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Catholic Life

Students visit green ‘stations’

Students at a school in West Yorkshire embark on a climate change walk designed with 11 “Stations of the Environment”

By on Thursday, 12 January 2012

Schoolchildren from Yorkshire help out on last year’s pilgrimage     Photo:Victoria Taylor

Schoolchildren from Yorkshire help out on last year’s pilgrimage Photo:Victoria Taylor

Over the past few years, students and staff from St Mary’s Catholic High School in Menston, West Yorkshire, have been involved in a project aiming to raise awareness about the effects of climate change on the world’s poorest people and the impact our lifestyles have on the environment.

To help the campaign, Francis McCrickard of the Myddelton Grange team and Shelagh Fawcett, co-ordinator of Leeds diocese Justice and Peace Commission, came up with the idea of a climate change walk of “Stations of the Environment” about the land surrounding Myddelton Grange Centre.

The result is 11 “stations”, or stopping points, each with a beautifully designed board containing local and global information as well as spiritual reflections. The walk takes people not only on a journey through the extensive woodland and farmland of Myddelton but also on a much deeper journey. Each station gives information about its location but also makes connections with the global reality of climate change and invites a spiritual reflection.

St Mary’s pupils and staff have been involved in the project from the outset. Commenting on the student involvement Shelagh Fawcett said: “It is great to see our young people so passionate about creating a more just world and to witness their creativity in encouraging us all to recognise what we can do to make a difference.”

The climate change walk was officially opened by Kris Hopkins, MP for Keighley and Ilkley, who said: “It was a wonderful privilege to be asked to officially open the walk. The fact that more than 8,000 trees have been planted thus far is a remarkable achievement. They will serve as a great legacy for generations to come and, of course, have a positive impact on the local environment. It was particularly fitting that the opening was timed to coincide with the UN Climate Change Conference in Durban. I am proud that the current Government has committed itself to supporting international development at levels greater than any of its predecessors and, working alongside agencies such as Cafod, much good work is being done.

“I look forward to visiting the walk again in the future and would like to congratulate everyone at Myddelton Grange for what they have achieved.”

  • Brian A. Cook

    Folks, please don’t mock or demonize sincere efforts to instill respect for the environment. 

  • Anonymous

    These children need the Gospel of Jesus Christ, not the brainwashing drivel of environmentalism.

  • HyacinthClare

    The obvious substitution of the “Stations” for those in which these Catholic children should consider the passion of Jesus makes this look like a rather blatant attempt to “worship” the earth.   A nature walk is great.  Showing respect for the environment is great, and certainly Christian.  But nature is still a creature, not the Creator.   “Stations” are of the Cross.   Gaia is not god and should not be treated like one.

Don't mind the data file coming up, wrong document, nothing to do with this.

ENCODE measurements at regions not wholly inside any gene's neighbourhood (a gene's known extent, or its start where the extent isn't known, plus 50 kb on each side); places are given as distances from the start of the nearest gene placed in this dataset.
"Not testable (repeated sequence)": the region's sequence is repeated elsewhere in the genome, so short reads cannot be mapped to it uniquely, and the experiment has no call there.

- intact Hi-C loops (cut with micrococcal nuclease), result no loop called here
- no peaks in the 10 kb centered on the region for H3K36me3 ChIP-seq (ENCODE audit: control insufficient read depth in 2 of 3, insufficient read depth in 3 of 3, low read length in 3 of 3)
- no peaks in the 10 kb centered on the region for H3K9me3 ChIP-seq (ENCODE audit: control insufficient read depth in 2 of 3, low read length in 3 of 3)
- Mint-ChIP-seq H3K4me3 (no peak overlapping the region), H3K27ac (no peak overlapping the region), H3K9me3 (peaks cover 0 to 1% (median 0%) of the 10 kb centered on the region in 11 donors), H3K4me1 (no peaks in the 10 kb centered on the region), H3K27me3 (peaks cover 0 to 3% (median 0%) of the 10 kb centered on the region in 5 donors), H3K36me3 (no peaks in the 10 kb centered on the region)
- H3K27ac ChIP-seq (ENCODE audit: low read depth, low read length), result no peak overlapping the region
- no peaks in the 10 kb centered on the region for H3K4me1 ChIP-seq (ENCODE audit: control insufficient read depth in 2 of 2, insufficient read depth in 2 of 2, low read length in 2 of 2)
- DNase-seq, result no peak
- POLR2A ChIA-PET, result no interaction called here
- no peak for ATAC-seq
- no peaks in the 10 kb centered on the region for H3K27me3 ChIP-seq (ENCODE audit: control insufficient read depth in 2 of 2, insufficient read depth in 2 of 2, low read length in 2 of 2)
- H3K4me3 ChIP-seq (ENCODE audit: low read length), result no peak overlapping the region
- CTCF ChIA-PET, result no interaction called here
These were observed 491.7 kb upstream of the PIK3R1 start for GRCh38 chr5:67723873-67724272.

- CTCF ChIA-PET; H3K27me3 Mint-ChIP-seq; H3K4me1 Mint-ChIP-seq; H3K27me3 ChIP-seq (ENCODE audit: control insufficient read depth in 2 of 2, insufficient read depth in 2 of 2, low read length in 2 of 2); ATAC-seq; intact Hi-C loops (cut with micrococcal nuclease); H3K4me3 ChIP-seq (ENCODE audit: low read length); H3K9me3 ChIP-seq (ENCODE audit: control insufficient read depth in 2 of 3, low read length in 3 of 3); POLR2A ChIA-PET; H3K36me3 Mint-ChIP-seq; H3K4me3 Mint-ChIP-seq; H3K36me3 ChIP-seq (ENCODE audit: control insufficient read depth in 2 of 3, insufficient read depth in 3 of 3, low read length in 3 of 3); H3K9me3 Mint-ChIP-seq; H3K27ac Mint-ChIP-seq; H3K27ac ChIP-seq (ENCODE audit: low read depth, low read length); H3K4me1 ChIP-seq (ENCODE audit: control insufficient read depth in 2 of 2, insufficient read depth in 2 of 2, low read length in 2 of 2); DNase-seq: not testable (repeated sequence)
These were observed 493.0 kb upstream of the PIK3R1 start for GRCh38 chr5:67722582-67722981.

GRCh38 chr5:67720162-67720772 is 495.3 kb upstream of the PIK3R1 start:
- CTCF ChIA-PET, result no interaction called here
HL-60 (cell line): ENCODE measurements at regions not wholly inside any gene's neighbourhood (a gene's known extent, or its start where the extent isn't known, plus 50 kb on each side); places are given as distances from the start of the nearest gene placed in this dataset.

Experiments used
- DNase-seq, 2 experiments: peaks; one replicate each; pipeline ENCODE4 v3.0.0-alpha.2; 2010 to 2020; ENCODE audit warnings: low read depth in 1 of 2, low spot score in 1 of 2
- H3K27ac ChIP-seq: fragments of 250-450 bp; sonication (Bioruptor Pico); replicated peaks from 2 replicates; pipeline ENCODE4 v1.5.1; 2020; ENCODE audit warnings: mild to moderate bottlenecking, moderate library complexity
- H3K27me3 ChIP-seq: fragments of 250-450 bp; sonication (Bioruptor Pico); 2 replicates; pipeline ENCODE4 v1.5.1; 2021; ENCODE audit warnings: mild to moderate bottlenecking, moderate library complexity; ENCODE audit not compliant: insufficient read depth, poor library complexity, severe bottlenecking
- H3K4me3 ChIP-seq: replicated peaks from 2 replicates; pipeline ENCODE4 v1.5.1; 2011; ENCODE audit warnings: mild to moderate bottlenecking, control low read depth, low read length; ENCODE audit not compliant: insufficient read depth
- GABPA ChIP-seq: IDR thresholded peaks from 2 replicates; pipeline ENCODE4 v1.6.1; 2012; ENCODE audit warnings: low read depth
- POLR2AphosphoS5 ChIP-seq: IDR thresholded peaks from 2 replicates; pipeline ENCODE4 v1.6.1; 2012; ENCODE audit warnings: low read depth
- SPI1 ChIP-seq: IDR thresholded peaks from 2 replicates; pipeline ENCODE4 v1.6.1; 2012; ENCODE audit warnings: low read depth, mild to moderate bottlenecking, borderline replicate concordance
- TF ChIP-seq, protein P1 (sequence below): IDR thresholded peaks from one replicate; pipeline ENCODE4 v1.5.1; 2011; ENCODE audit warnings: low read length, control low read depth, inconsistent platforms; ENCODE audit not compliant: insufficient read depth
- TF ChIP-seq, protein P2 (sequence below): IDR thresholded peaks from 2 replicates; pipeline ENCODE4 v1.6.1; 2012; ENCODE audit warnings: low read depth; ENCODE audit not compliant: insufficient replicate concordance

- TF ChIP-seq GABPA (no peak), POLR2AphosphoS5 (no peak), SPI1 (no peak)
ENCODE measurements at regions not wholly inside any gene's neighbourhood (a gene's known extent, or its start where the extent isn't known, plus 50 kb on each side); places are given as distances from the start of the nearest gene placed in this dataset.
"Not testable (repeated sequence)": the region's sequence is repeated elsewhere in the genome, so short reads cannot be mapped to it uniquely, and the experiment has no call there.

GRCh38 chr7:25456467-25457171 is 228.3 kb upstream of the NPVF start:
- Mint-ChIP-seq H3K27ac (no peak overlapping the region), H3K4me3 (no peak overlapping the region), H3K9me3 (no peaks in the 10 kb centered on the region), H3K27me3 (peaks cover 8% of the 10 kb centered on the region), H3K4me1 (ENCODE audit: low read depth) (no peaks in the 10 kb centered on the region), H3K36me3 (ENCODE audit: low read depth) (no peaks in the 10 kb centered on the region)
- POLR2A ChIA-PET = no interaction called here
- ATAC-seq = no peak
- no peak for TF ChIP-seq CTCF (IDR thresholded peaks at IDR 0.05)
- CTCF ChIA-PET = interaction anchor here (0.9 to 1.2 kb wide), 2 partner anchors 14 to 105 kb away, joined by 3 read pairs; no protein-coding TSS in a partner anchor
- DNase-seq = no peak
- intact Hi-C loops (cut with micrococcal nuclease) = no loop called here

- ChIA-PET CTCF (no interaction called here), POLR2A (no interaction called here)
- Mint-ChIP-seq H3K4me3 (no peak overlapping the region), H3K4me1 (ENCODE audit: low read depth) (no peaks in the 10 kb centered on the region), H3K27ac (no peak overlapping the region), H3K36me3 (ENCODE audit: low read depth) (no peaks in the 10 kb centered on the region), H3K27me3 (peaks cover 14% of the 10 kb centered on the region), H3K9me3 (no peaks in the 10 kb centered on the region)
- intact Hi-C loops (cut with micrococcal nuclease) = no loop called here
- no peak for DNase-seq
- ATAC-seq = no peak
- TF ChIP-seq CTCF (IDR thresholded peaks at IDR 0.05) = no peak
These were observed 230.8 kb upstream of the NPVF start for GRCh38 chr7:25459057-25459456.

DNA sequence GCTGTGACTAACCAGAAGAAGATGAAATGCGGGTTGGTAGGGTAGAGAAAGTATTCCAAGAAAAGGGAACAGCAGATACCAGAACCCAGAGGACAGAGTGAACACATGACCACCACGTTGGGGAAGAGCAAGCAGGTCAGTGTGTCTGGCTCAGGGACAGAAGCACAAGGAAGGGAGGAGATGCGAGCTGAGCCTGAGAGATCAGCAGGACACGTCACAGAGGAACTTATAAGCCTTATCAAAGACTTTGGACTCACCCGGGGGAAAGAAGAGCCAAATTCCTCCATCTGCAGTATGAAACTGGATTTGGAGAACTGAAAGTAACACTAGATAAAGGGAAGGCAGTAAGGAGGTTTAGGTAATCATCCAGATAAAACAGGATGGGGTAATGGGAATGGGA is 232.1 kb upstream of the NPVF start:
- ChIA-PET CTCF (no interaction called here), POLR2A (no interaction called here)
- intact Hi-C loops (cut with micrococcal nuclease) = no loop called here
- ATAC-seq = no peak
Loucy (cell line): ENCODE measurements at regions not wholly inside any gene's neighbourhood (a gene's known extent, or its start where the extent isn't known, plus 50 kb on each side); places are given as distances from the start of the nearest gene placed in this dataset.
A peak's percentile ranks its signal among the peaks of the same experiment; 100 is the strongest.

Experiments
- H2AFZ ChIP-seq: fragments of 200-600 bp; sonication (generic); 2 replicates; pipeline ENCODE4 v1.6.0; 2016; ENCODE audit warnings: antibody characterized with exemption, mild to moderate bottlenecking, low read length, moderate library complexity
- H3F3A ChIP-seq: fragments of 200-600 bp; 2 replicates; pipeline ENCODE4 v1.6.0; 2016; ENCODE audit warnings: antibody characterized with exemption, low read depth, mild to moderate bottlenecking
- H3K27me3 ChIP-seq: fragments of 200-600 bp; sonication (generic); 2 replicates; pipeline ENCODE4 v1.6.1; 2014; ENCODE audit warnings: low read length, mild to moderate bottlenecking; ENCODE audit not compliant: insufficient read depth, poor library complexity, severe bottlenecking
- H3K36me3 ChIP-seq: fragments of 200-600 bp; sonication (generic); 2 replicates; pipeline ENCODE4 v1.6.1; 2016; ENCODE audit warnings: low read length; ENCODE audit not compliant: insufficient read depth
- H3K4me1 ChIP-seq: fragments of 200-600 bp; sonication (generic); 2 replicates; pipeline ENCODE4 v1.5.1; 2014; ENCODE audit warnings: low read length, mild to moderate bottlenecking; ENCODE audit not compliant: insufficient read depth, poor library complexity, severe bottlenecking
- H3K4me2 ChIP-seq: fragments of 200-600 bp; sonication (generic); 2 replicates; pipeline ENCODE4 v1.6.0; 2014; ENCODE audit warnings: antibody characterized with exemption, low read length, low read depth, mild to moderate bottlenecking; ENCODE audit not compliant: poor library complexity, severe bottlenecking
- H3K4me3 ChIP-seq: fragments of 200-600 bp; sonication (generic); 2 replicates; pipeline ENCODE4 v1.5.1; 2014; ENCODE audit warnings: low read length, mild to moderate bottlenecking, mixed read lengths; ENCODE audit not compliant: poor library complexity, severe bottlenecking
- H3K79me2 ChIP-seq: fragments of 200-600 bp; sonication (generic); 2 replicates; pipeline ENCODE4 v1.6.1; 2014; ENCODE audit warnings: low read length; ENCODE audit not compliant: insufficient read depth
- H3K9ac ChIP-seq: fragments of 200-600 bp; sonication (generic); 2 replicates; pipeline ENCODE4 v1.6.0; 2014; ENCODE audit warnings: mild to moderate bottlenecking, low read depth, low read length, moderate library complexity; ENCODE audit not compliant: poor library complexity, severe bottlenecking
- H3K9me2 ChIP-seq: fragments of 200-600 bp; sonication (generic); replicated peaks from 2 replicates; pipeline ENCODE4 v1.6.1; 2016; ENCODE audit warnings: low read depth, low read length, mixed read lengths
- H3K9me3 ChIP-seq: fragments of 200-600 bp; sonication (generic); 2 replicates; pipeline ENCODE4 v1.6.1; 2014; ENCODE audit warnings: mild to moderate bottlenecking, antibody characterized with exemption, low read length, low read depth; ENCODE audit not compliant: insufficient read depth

• Maureen O’Brien

    Rogation Days are the proper time to pray for the land and have processions. But that would make sense and be Catholic. Can’t have that.

  • Anonymous

    “Stations of the Environment” ?!? If Gaea is Mother Earth, how does she meet her mother, & who (or what) is it ? “Stations of the Underground” would make much better sense. And why is the bishop of the diocese tolerating the teaching of paganism to Catholics ? That there are 11 of these follies is striking – St. Augustine worked out, in the “City of God”, that 11 is the number of trangression.

  • Diffal

    “Sincere efforts to instill respect for the environment” I have no problem with. My problem is that the use of station here is very very odd. The link people have made between 
    the “stations of the cross” and the stations of the environment” is not a big leap. It is easy to draw the incorrect conclusion that what is being said is that the earth is some sort of divine being in a juxtaposition of the “stations of the cross” and the so called “stations of the environment”.
    But as we know the importance of ecology can only be correctly understood in its subordination to God not as some sort of gaia-like entity. Earth is not so much mother as sister

  • J Gill

    Myddelton Grange has an outside Calvary with Stations of the Cross (at least it used to). I hope that the students were taught about this as well as the 11 stopping points for the environment. 

  • Anonymous

    How sad to read the ignorant comments that seem to come from individuals who spend a great deal of their time searching for fuel to add to their bitterness. I have done this walk and can tell the ill-informed that it is well worthwhile. The spiritual reflections come from Ss. Francis and Theresa of Avila; the Bishops’ Conference; the present Pope and his predecessor and scripture itself. In no way are they meant to distract from THE Stations of the Cross. The Victorian stone Stations are still at Myddelton and are visited to stimulate prayer and reflection by every group of young people who go there (thousands each year). It is grossly insulting to people of deep Christian faith and good will to suggest that this singular effort to underscore God’s call for good stewardship of his creation is “earth worship”, “paganism”; “environmental brainwashing”. Silly… silly…silly. The Church suffers enough from ignorant attacks from without. It really does not need these wild, divisive attacks from within.